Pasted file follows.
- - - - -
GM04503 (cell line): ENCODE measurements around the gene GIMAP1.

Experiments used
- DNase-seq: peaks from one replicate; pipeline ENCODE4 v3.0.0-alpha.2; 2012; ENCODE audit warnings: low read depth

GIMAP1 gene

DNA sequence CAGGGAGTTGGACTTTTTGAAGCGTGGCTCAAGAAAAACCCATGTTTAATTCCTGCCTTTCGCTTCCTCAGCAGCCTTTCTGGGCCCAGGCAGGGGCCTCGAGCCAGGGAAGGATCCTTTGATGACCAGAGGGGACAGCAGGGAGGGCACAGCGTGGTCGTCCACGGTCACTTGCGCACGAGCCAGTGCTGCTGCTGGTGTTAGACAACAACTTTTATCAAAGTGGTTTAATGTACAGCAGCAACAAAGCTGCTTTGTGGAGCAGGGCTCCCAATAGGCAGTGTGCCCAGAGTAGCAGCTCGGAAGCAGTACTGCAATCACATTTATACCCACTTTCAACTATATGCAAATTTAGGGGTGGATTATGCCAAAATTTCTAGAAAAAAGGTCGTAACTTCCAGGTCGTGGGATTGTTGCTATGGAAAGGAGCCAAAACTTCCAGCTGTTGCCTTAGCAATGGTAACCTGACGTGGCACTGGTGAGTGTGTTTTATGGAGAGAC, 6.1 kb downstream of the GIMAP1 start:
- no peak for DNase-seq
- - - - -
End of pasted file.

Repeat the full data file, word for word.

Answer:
GM04503 (cell line): ENCODE measurements around the gene GIMAP1.

Experiments used
- DNase-seq: peaks from one replicate; pipeline ENCODE4 v3.0.0-alpha.2; 2012; ENCODE audit warnings: low read depth

GIMAP1 gene

DNA sequence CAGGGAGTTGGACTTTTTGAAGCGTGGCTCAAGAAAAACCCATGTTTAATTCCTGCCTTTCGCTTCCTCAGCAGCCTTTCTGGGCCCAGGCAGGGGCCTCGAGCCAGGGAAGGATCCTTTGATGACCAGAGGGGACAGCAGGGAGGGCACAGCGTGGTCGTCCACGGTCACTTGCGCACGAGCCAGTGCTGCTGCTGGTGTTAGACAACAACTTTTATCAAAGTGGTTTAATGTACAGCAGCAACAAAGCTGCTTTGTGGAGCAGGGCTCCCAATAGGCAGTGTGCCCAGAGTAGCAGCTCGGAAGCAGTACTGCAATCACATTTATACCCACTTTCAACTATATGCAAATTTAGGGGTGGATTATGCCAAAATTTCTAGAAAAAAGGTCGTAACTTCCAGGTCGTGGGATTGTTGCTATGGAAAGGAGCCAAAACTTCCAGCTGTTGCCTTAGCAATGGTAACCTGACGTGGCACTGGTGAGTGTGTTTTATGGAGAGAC, 6.1 kb downstream of the GIMAP1 start:
- no peak for DNase-seq